Two weeks ago more than 50 million Americans watched the New York Football Giants (what's with the "Football" part of their name anyway? There hasn't been a "Giants" baseball team in New York for more than 50 years now) defeat the San Francisco 49ers in the NFC Playoff Game to decide who will face the New England Patriots in the Super Bowl on Sunday. This was the largest audience for an NFL playoff game since the 1994-1995 season. The ratings were all the more remarkable given that 16-18 years ago there were far fewer media options, nary an Internet and recording a show on your VCR was a monumental pain.
Some ascribe football's recent huge ratings to its escapist nature, the vicarious violence acting as a salve to the frustrations of an American public over the seemingly never-ending recession and the beer consumed concurrently with the games as a balm to soothe Americans' anxieties. For three hours or more we Americans get to virtually crush something or somebody whereas in real life many of us feel pretty powerless and besieged. We get to be a part of something bigger than ourselves and garner some reflected glory the next day at the gym or water cooler if our team wins. The vicarious release of repressed frustration is also why violent video games are posting gigantic sales numbers as well. Will the NFL do as well if the economy turns around, I wonder?
Others credit the proliferation of "Wild Card" teams in the playoffs of both football and baseball for ramping-up the popularity of both sports on TV and at the stadiums -- professional sports have been termed the "ultimate reality programming," because you never know what's going to happen. Wild Cards add uncertainty and unpredictability to be sure, but they also add a measure of unfairness. Take a look at the 15-1 Green Bay Packers and their quarterback Aaron Rodgers, arguably one of the top three QBs in the game today -- they do an astonishing job all season with the best record in the NFL and then lose in their first post-season outing to the Giants who had a paltry 9-7 record, and only got into the post-season because everyone else in the NFC East did worse. New Yorkers are understandably elated that the Giants managed to win their last five games, including their last three playoff games on the road, but if you lived is Wisconsin, you might be crying "foul." The same goes for the New Orleans Saints with a 13-3 record and their outstanding quarterback Drew Brees who will also be watching the big game from their couches Sunday evening.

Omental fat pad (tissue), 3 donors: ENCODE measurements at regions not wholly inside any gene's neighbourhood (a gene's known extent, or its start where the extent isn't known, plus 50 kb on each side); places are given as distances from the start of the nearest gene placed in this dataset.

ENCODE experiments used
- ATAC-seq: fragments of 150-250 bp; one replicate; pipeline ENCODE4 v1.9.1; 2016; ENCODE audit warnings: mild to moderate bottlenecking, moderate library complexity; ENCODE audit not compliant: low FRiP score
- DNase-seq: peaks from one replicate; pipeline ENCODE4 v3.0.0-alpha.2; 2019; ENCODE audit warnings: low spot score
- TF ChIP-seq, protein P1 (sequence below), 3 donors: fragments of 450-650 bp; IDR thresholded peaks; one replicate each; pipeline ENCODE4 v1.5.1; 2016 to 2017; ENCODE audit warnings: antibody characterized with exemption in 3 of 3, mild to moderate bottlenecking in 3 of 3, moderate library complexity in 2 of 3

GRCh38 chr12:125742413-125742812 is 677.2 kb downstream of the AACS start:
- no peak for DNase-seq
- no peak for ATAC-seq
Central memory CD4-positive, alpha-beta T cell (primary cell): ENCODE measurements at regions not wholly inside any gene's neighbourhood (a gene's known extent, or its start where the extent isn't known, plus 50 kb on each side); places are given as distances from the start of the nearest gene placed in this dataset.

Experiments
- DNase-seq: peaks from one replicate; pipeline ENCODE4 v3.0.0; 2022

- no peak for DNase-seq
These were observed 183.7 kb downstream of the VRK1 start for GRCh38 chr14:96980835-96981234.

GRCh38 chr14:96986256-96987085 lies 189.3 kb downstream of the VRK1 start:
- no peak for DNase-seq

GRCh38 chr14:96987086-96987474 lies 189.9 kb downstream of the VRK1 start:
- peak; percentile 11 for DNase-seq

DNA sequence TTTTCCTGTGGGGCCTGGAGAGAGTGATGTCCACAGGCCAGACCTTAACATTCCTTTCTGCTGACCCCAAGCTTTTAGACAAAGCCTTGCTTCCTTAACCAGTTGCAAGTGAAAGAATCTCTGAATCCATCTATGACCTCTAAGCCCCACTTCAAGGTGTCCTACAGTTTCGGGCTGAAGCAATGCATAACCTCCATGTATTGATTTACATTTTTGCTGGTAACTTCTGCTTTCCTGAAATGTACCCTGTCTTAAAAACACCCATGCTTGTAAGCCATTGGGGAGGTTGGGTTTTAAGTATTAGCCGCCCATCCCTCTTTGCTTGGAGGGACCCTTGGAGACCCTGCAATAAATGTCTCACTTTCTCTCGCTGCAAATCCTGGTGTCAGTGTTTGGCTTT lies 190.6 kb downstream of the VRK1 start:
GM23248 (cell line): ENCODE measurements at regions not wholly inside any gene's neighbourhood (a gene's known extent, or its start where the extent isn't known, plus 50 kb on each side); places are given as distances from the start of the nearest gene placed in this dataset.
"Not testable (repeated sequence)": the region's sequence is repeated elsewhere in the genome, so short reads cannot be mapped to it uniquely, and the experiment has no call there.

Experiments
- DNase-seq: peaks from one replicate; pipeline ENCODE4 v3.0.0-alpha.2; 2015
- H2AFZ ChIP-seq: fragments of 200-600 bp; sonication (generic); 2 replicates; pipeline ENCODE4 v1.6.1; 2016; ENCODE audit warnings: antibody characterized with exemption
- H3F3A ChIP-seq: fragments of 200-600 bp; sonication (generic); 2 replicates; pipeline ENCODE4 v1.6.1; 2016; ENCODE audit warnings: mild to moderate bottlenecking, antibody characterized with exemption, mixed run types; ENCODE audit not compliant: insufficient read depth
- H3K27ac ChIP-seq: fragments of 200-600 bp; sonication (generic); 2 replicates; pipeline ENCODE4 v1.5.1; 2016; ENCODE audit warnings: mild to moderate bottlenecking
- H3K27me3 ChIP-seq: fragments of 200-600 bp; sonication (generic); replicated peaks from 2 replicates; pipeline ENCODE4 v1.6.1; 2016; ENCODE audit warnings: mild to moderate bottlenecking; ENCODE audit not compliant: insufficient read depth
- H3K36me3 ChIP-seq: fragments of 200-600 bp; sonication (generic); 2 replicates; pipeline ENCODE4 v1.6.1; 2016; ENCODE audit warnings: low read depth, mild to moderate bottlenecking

It has come to a point where winning your division, whether in football or baseball isn't a guarantee of anything -- the late bloomers can come and take a whole season's worth of outstanding play away. So while there is a ragingly unpredictable entertainment value to the Wild Card, the issue of "fairness and equity" (to paraphrase President Obama) may be sorely lacking. New Yorkers are happy the Giants have been dealt a winning hand and all New Yorkers wish them victory over the hated New England Patriots on Sunday, but if a New York team were 15-1 or 13-3 and sitting out the big game, I'm sure most of us would not be pleased.
Therein lies the current American conundrum -- it is fair to say that the Giants are the "free market capitalists" of the NFC and the post season is a form of unfettered capitalism that makes football a red-meat metaphor for the American way of life -- the Giants as Wall Street corporate raiders or venture capitalists, swooping in on that big deal at the last moment with the inherent unfairness of unbridled capitalism manifest in putting the best product on the market, even if you're a late entry and irrespective of how long some other team has been slogging away at it. Tell it to Eastman Kodak or Polaroid after digital photography stole their thunder.
The Giants and the NFC also represent conservative, established interests. Most teams in the NFC are old time original professional football teams -- kind of like mid 20th Century blue chip stocks. Teams like the aforementioned Packers and Saints, teams such as the Lions and Eagles and Bears (oh my!). There are even Cardinals, Rams and Cowboys. There is a Wall Street-Super Bowl index that posits that when NFC teams win the big game, the stock market goes up and when AFC teams win, the market goes down. In this contest Tom Brady and the Patriots represent liberal "Taxachusets" and the Hollywood/Media Elite and the Giants are representing Chris Christie's New Jersey.
The Giants will be the default "home team" for Red State Republicans and Joe Sixpacks from coast to coast. Brady is a jet-setter married to A-list super model Gisele Bundchen and they live in a $20 million L.A. mansion. The Giants' Eli Manning is a shy, self-effacing family man living in suburban New Jersey whose biggest celebrity moments are doing Toyota Camry commercials. The Giants are come from behind underdogs while the Pats come with an air of arrogance and entitlement. Sunday's game will be a clash of the two Americas, a precursor to the big contest in November for the future of the country.